Do you ever stop and think about your thoughts?

I know, that sounds strange, doesn’t it. Our thoughts just seem to happen on their own, like our breathing or walking. Yet they are actually created by us, whether we are aware of it or not.

As small children, we seem to have an inherent way of thinking which is useful: we look for the fun in things, we expect things to work out, we have another go if something doesn’t work out the first time round without seeing it as failure, and we are creative and imaginative in our approach to life. Then we learn the ‘normal’ way of thinking, through the influence of those around us: to fear new things, to doubt our own ability, to judge and criticise others, and ourselves and so on.

In Meta, we call these learnt thoughts the inner commentator. We believe that we collect these types of thoughts as children, because we want to be looked after and approved of, to fit in. So although they aren’t our natural way of thinking, we adopt them, because they lead us to behave in ways that fit with the norm, and not challenge the world we live in.

However, when we are grown up, we have the right to check out whether this way of thinking is still useful to us. Notice that we use the word ‘useful’. This not whether it is right or wrong, just whether it makes our life easier or harder, more enjoyable or less enjoyable.

Our thoughts are not just thoughts – they lead directly to expectations and specific behaviour. So they are a very powerful driver for how we live our lives. We say things like: ‘I thought this would be a difficult meeting’, and can be surprised by how often our thoughts are self-fulfilling prophesies, yet the fact is that the thought leads us to expect the meeting to be difficult, and we then unconsciously give off all the non-verbal messages that that is what we expect, and look for the evidence that we are right – we actively make it happen without realising it. No wonder we are so good at self-fulfilling prophecies!!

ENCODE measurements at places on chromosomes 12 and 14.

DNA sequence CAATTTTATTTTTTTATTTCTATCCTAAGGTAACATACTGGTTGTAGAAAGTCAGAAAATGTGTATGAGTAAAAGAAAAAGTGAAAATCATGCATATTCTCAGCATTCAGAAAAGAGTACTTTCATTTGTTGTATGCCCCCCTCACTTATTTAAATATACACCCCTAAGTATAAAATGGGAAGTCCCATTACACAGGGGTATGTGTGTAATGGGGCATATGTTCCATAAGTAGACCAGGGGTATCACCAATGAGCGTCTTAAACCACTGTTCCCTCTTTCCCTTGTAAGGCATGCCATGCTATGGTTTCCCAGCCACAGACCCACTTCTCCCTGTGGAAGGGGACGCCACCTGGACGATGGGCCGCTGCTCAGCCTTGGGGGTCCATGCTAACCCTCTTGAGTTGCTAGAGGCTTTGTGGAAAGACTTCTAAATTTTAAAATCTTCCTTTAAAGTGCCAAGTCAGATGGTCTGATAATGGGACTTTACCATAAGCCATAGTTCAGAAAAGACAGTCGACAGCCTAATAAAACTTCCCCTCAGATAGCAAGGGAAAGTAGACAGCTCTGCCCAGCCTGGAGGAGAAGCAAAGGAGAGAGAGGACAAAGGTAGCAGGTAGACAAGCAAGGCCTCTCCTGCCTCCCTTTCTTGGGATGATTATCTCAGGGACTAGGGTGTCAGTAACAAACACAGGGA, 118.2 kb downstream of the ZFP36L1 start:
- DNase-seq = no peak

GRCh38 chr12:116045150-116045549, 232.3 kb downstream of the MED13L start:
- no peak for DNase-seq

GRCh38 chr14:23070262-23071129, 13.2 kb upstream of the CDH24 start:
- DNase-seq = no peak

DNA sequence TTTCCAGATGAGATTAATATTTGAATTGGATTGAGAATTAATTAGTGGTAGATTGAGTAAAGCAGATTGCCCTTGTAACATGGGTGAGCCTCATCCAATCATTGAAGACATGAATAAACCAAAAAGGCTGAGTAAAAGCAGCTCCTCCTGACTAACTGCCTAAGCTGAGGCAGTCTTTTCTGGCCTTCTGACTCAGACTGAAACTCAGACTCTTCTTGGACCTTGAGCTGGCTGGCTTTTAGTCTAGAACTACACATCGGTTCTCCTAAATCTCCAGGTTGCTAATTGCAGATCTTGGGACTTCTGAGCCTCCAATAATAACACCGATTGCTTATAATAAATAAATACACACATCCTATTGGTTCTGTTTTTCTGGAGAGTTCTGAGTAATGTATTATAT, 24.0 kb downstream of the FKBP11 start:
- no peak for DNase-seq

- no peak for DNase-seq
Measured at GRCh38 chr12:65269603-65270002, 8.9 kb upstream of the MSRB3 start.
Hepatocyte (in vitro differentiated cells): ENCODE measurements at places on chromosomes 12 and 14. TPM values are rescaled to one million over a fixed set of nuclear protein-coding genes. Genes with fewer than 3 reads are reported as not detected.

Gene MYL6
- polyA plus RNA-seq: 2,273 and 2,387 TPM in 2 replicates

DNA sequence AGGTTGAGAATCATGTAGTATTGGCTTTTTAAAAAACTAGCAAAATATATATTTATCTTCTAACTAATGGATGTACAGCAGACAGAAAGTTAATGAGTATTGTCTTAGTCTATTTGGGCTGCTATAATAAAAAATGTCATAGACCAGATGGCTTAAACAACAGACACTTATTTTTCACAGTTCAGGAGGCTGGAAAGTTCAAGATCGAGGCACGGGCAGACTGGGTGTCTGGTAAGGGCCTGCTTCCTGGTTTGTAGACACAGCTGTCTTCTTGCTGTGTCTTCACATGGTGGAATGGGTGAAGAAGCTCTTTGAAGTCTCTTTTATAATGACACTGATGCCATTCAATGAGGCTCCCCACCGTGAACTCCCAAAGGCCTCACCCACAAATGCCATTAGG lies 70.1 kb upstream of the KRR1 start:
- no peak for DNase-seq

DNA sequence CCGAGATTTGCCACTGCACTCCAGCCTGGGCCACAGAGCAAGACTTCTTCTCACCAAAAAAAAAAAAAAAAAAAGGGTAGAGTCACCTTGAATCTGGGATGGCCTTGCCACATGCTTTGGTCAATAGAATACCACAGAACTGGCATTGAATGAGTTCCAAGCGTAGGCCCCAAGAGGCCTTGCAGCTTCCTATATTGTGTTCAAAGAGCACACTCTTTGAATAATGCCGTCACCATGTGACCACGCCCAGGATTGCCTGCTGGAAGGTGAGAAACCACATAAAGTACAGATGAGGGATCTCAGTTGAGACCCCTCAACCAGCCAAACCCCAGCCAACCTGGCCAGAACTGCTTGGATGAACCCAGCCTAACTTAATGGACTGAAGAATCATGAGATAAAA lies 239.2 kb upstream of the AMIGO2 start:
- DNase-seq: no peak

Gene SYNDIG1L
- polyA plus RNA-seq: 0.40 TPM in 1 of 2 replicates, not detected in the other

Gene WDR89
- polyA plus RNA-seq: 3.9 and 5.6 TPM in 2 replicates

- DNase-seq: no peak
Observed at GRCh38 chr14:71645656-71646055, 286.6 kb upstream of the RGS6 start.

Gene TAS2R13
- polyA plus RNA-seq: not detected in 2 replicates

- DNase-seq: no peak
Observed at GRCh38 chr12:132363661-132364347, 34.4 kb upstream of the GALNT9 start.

There is now a considerable amount of research, which backs this up. (For more detail, see ‘It’s the Thought that Counts’ by Dr. David Hamilton). Our thoughts affect how we are physically, mentally and emotionally, and create our experience of life. They are the differentiating factor that causes two people to go through the same event yet have two totally different experiences of it.

And the research shows that thinking usefully actually improves our health and longevity, because our own less than useful thoughts cause stress on our immune system and damage our health, whereas useful thoughts and a more positive experience of life causes us to release more health-giving hormones.

So, once in a while, when life seems hard, stop and notice your thoughts. Could you have a more useful thought about what’s going on? Is this person being awkward or are they having a bad day? Is this work boring or easy to do without much effort? Are you fed up or wondering what would make you feel better about things?

We have a wondrous tool for making our own lives easier, and we do have control over it – we can choose how we think about things. They are your thoughts; choose to make them useful to you!!

About Di Kamp

Di Kamp is chief executive of Meta and has been involved in the field of developing people and organisations for 35 years. She has worked with a variety of organisations, and specialises in enabling senior managers to guide their organisations from good enough to excellence, and enabling management teams to lead their people in a way that will enhance their performance. Di has written several books, including manuals for trainers, one on staff appraisals, one on workplace counselling, one on improving your excellence as a trainer, one on people skills, and one on being a 21st century manager. She is currently preparing a further book on the secret of sustainable successful organisations.

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